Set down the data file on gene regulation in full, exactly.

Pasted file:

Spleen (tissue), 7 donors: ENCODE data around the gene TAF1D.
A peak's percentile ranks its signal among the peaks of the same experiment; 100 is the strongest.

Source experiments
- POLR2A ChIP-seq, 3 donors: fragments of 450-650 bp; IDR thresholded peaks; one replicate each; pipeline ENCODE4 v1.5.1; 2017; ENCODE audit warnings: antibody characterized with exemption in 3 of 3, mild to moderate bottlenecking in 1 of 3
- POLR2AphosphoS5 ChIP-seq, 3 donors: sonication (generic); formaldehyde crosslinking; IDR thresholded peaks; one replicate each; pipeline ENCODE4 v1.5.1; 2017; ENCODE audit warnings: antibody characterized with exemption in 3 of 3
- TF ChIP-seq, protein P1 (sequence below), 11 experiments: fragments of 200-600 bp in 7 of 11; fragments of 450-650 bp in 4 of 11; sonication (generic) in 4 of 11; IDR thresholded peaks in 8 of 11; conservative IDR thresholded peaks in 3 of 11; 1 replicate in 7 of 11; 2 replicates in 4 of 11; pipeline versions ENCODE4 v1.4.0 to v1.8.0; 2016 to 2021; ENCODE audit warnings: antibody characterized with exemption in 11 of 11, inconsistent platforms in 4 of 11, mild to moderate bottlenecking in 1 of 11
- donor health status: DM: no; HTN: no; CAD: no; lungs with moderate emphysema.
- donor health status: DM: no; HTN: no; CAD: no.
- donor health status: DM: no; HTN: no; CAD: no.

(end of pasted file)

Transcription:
Spleen (tissue), 7 donors: ENCODE data around the gene TAF1D.
A peak's percentile ranks its signal among the peaks of the same experiment; 100 is the strongest.

Source experiments
- POLR2A ChIP-seq, 3 donors: fragments of 450-650 bp; IDR thresholded peaks; one replicate each; pipeline ENCODE4 v1.5.1; 2017; ENCODE audit warnings: antibody characterized with exemption in 3 of 3, mild to moderate bottlenecking in 1 of 3
- POLR2AphosphoS5 ChIP-seq, 3 donors: sonication (generic); formaldehyde crosslinking; IDR thresholded peaks; one replicate each; pipeline ENCODE4 v1.5.1; 2017; ENCODE audit warnings: antibody characterized with exemption in 3 of 3
- TF ChIP-seq, protein P1 (sequence below), 11 experiments: fragments of 200-600 bp in 7 of 11; fragments of 450-650 bp in 4 of 11; sonication (generic) in 4 of 11; IDR thresholded peaks in 8 of 11; conservative IDR thresholded peaks in 3 of 11; 1 replicate in 7 of 11; 2 replicates in 4 of 11; pipeline versions ENCODE4 v1.4.0 to v1.8.0; 2016 to 2021; ENCODE audit warnings: antibody characterized with exemption in 11 of 11, inconsistent platforms in 4 of 11, mild to moderate bottlenecking in 1 of 11
- donor health status: DM: no; HTN: no; CAD: no; lungs with moderate emphysema.
- donor health status: DM: no; HTN: no; CAD: no.
- donor health status: DM: no; HTN: no; CAD: no.